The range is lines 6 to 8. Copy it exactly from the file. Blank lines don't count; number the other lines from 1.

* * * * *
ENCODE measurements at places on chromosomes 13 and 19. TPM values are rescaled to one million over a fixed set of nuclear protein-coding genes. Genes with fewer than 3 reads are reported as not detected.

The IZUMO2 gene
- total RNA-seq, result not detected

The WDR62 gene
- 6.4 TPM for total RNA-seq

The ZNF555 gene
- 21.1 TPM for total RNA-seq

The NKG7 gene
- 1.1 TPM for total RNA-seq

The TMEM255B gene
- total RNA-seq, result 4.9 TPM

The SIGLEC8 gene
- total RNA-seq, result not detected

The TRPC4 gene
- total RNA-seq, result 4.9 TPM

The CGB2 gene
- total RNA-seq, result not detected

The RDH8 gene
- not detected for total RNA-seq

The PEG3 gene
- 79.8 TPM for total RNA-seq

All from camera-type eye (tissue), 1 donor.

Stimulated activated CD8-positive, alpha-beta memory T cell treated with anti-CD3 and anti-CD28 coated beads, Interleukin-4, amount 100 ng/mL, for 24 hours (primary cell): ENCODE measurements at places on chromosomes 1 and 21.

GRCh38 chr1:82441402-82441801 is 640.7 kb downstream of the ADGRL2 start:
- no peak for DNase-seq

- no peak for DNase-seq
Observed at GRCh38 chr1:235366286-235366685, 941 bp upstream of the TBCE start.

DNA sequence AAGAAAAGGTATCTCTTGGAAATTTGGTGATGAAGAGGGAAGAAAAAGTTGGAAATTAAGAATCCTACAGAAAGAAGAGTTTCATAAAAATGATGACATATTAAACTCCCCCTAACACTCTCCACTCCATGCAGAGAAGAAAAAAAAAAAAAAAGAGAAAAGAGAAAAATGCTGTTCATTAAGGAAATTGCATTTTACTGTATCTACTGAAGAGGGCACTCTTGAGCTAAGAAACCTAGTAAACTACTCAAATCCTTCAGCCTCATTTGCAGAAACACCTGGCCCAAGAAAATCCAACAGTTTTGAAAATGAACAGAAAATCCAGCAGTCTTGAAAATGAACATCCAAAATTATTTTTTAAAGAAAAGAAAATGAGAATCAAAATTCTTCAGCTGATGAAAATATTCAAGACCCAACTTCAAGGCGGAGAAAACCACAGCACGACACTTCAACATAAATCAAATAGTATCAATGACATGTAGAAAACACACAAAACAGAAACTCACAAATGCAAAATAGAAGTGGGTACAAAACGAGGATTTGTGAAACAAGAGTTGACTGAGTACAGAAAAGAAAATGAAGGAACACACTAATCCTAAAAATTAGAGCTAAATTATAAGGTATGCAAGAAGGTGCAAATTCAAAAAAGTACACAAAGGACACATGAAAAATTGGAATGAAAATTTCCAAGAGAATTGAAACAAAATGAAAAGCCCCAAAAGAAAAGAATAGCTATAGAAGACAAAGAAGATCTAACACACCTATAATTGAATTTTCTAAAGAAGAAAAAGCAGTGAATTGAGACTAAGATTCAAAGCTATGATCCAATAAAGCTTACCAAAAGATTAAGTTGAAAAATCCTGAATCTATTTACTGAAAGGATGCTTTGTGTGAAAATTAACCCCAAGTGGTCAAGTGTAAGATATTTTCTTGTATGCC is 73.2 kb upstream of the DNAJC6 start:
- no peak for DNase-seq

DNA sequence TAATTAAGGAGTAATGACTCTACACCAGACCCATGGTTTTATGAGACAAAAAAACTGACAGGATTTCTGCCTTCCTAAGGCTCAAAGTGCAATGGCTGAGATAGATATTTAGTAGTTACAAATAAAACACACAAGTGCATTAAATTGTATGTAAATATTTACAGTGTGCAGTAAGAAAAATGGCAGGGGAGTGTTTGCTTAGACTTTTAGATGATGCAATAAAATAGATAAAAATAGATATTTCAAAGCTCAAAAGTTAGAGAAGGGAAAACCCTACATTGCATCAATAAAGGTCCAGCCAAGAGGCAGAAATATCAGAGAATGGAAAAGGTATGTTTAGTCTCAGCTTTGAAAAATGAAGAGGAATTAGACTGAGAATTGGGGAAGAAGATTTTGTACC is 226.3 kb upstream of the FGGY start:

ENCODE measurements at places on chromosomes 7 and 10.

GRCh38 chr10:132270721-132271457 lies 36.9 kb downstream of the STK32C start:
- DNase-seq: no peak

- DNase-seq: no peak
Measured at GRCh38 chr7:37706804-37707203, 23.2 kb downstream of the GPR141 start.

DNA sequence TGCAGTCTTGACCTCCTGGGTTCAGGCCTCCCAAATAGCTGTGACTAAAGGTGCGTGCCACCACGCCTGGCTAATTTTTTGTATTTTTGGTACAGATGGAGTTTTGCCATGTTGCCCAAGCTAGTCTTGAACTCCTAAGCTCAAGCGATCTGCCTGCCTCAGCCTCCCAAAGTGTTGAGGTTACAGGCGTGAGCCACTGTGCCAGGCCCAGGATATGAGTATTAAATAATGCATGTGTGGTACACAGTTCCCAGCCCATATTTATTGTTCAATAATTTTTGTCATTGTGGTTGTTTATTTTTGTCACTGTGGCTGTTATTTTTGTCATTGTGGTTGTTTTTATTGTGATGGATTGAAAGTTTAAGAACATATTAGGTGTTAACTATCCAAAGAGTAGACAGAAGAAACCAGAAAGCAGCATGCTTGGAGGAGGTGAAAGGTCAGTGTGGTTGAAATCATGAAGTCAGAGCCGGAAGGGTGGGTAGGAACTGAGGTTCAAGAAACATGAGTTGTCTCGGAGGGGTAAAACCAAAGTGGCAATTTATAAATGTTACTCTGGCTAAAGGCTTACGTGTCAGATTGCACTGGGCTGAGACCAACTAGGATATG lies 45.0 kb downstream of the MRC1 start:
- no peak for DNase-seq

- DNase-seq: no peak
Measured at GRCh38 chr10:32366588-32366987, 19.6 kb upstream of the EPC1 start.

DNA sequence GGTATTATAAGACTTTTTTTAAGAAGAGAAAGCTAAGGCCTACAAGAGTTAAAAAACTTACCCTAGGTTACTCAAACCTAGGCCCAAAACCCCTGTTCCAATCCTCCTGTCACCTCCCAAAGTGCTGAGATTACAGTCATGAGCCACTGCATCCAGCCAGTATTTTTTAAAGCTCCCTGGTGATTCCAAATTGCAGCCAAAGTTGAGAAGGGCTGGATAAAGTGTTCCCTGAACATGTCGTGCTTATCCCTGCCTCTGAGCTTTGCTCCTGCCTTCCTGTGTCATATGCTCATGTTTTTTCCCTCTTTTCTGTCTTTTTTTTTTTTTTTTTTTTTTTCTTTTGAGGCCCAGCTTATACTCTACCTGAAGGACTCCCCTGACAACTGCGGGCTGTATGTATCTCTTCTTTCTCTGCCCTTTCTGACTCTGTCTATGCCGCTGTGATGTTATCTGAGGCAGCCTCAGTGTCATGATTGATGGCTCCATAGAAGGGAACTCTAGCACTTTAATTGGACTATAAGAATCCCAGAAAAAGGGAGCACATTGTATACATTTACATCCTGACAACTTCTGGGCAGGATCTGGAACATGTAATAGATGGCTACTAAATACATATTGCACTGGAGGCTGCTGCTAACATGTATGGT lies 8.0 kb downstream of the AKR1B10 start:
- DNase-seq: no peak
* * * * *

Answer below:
The ZNF555 gene
- 21.1 TPM for total RNA-seq

The NKG7 gene